|King name |
|Greek||1. A son of Andraemon and Gorge, was king of Calydor and Pleuron, in Aetolia, and went with forty ships against Troy.|
|Greek||One of the Gigantes, was killed by the Moerae. Greek|
|Cyclop name |
|Greek||A Nereid, and with Poseidon she became mother of the Cyclops Polyphemus when Poseidon surprised her in a sea cave. She was the daughter of Phorcys and Ceto. However being a Nereid she could also be the daughter of Nereus and Doris. Greek|
|Nymph name |
|Greek||The name of three prophetic nymphs on Mount Parnåśśus, by whom Apollo was reared, and who were believed to have invented the art of prophecy by means of little stones, which were thrown into an urn. Greek|
|Greek||A son of Pelops and Hippodameia, was the brother of Atreus and the father of Aegisthus. Greek|
|Hero name |
|Greek||1. A daughter of Castalius or Cephisseus, became by Apollo the mother of Delphus. (The History of Herodotus VII) She is said to have been the first to have sacrificed to Dionysus, and to have celebrated orgies in his honour. Hence the Attic women, who every year went to Mount Parnåśśus to celebrate the Dionysiac orgies with the Delphian Thyiades, received themselves the name of Thyades or Thyiades.|
|Greek||The same as Thytas, a name of the female followers of Dionysus and named after Thyia, who is said to have been the first to have sacrificed to Dionysus, and to have celebrated orgies in his honour. Greek|
|God name |
|Greek||One of the mythical kings of Alba, son of Capetus, and father of Agrippa, is said to have been drowned in crossing the river Alba, which was hence called Tiberis after him, and of which he became the guardian god. Greek|
8 ways to attend college for free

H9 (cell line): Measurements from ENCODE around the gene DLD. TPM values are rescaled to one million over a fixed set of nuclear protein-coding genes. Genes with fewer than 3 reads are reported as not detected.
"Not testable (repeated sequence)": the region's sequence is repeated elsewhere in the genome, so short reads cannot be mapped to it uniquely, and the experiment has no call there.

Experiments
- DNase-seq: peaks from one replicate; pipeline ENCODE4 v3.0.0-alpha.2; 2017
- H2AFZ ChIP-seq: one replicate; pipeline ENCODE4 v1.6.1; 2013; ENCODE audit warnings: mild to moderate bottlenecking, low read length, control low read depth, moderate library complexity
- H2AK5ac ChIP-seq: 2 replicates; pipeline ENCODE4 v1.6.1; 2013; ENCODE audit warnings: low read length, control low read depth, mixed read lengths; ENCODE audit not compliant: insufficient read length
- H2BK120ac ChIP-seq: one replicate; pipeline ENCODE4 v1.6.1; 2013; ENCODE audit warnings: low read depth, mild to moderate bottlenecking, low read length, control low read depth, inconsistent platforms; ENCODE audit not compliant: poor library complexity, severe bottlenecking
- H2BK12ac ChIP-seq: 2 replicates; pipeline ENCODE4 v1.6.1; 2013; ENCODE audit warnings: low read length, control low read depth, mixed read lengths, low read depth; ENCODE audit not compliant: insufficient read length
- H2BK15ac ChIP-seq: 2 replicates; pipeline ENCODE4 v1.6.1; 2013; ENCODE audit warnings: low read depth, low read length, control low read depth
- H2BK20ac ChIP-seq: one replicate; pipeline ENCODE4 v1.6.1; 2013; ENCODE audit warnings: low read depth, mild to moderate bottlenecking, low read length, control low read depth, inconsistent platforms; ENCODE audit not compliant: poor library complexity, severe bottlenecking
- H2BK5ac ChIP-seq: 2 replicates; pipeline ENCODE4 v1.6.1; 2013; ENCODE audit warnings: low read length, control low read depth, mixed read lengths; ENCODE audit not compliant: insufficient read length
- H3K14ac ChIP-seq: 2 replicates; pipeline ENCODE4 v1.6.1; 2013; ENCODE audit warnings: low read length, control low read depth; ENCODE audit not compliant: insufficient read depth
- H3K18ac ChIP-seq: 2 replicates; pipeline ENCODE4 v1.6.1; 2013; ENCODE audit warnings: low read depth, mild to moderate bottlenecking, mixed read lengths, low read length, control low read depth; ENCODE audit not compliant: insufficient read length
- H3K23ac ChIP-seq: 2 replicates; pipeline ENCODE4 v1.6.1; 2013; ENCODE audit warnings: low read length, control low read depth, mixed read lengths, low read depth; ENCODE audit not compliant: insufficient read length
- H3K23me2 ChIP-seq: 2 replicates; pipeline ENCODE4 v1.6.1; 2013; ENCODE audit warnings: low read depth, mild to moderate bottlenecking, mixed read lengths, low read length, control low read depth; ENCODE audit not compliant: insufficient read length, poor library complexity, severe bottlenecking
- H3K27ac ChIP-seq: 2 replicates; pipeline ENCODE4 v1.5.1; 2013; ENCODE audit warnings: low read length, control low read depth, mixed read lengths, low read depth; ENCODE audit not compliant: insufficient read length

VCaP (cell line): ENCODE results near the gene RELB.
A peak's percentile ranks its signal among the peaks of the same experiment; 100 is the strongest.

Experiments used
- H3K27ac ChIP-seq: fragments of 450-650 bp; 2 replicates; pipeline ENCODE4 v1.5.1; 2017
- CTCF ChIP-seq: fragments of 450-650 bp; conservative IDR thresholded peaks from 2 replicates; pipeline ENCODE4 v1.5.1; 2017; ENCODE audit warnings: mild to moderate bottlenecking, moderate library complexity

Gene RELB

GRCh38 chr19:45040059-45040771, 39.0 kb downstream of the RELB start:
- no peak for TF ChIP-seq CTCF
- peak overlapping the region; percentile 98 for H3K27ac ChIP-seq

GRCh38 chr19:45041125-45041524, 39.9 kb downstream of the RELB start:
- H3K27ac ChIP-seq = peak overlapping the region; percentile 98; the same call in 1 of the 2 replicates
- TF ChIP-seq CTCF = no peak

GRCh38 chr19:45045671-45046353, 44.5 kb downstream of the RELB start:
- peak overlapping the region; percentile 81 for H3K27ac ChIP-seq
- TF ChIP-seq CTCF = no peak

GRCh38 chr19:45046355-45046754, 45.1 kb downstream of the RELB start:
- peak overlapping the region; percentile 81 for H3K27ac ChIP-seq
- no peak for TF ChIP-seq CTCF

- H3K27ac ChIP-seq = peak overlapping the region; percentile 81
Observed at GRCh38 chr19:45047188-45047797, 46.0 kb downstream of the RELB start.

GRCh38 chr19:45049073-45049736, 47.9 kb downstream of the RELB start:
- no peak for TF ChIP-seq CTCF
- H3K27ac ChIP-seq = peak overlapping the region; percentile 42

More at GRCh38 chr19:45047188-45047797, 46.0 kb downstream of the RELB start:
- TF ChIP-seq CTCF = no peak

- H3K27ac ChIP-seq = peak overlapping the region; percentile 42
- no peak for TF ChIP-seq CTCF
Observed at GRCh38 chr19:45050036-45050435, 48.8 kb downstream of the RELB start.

1. Grants and scholarshipsFinancial aid — the traditional way of eliminating college costs — is still available. To increase the odds of landing grants and scholarships, Doug Hewitt, co-author of “Free College Resource Book,” advises students to fill out the Free Application for Federal Student Aid, or FAFSA, and then focus on local prizes.
“There are more scholarships you’ll qualify for in your home state than nationally,” says Hewitt. “Look at local organizations and talk to your high school (guidance) counselor.”
And remember to start your search early. You won’t be the only person wondering how to go to college for free and scholarships can be limited to a first come, first served basis. You should also keep in mind that you don’t need to wait for your senior year to start hunting for scholarships. There are grants and awards available at all high school grade levels.
2. Give service to your countryThe U.S. Coast Guard, Air Force, Military (West Point), Merchant Marine and Naval academies offer free college opportunities to students who serve after college, but cash is also available through ROTC programs closer to home.
Service requirements for ROTC programs vary, but all require students to complete military training on campus and commit to up to 12 years, depending on the branch of service. Students leave with training, a guaranteed job and opportunities for more free education.